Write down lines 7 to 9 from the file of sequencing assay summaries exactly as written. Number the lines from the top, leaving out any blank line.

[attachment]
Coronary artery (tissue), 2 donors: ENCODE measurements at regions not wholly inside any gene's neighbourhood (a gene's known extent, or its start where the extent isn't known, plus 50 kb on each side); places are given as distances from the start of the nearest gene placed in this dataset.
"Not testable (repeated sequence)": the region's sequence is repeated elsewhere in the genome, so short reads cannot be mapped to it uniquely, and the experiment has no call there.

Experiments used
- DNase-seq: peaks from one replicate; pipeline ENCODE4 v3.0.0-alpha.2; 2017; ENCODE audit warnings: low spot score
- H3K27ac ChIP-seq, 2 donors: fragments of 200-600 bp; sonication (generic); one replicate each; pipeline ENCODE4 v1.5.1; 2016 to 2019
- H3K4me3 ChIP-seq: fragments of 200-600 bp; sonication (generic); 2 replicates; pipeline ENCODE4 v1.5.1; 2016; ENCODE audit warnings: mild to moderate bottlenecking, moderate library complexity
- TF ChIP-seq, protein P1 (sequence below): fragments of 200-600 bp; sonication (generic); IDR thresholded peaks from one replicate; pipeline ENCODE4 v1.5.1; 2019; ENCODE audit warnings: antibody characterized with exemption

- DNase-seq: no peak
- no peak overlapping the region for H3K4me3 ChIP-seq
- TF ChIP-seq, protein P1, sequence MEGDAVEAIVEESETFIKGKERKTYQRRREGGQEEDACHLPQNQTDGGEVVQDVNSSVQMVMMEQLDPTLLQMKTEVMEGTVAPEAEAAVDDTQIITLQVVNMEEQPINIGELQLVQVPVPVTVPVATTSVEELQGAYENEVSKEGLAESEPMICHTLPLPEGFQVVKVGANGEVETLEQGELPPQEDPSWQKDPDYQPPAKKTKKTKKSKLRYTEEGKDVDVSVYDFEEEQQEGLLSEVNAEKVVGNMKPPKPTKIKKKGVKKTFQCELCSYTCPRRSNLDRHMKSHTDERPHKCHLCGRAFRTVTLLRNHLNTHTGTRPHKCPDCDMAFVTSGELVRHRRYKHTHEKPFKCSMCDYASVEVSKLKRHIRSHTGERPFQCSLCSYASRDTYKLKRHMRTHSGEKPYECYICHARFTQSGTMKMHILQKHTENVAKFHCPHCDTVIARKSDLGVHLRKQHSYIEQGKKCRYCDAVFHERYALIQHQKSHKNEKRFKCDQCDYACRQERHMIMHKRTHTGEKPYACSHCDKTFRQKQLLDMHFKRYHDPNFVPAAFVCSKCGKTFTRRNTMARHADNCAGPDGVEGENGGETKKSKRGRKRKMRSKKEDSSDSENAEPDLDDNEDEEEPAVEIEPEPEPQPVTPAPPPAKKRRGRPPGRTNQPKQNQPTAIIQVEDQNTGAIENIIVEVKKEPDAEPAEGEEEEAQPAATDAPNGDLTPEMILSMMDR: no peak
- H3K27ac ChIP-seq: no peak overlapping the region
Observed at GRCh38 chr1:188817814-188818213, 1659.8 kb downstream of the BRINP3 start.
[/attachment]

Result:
- TF ChIP-seq, protein P1 (sequence below): fragments of 200-600 bp; sonication (generic); IDR thresholded peaks from one replicate; pipeline ENCODE4 v1.5.1; 2019; ENCODE audit warnings: antibody characterized with exemption

- DNase-seq: no peak
- no peak overlapping the region for H3K4me3 ChIP-seq